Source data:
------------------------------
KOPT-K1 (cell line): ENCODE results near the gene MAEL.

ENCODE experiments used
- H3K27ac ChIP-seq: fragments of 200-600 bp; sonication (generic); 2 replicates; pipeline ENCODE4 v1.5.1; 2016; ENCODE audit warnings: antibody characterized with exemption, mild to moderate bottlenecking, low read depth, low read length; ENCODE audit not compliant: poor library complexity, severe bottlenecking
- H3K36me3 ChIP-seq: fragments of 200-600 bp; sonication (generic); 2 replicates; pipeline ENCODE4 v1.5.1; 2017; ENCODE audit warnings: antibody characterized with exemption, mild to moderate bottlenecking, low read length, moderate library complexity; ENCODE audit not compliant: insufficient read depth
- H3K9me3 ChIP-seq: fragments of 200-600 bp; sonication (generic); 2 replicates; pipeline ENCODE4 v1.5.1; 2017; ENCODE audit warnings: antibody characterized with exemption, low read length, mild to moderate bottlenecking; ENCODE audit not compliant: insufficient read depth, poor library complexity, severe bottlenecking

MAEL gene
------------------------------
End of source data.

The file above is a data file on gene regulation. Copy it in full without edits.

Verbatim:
KOPT-K1 (cell line): ENCODE results near the gene MAEL.

ENCODE experiments used
- H3K27ac ChIP-seq: fragments of 200-600 bp; sonication (generic); 2 replicates; pipeline ENCODE4 v1.5.1; 2016; ENCODE audit warnings: antibody characterized with exemption, mild to moderate bottlenecking, low read depth, low read length; ENCODE audit not compliant: poor library complexity, severe bottlenecking
- H3K36me3 ChIP-seq: fragments of 200-600 bp; sonication (generic); 2 replicates; pipeline ENCODE4 v1.5.1; 2017; ENCODE audit warnings: antibody characterized with exemption, mild to moderate bottlenecking, low read length, moderate library complexity; ENCODE audit not compliant: insufficient read depth
- H3K9me3 ChIP-seq: fragments of 200-600 bp; sonication (generic); 2 replicates; pipeline ENCODE4 v1.5.1; 2017; ENCODE audit warnings: antibody characterized with exemption, low read length, mild to moderate bottlenecking; ENCODE audit not compliant: insufficient read depth, poor library complexity, severe bottlenecking

MAEL gene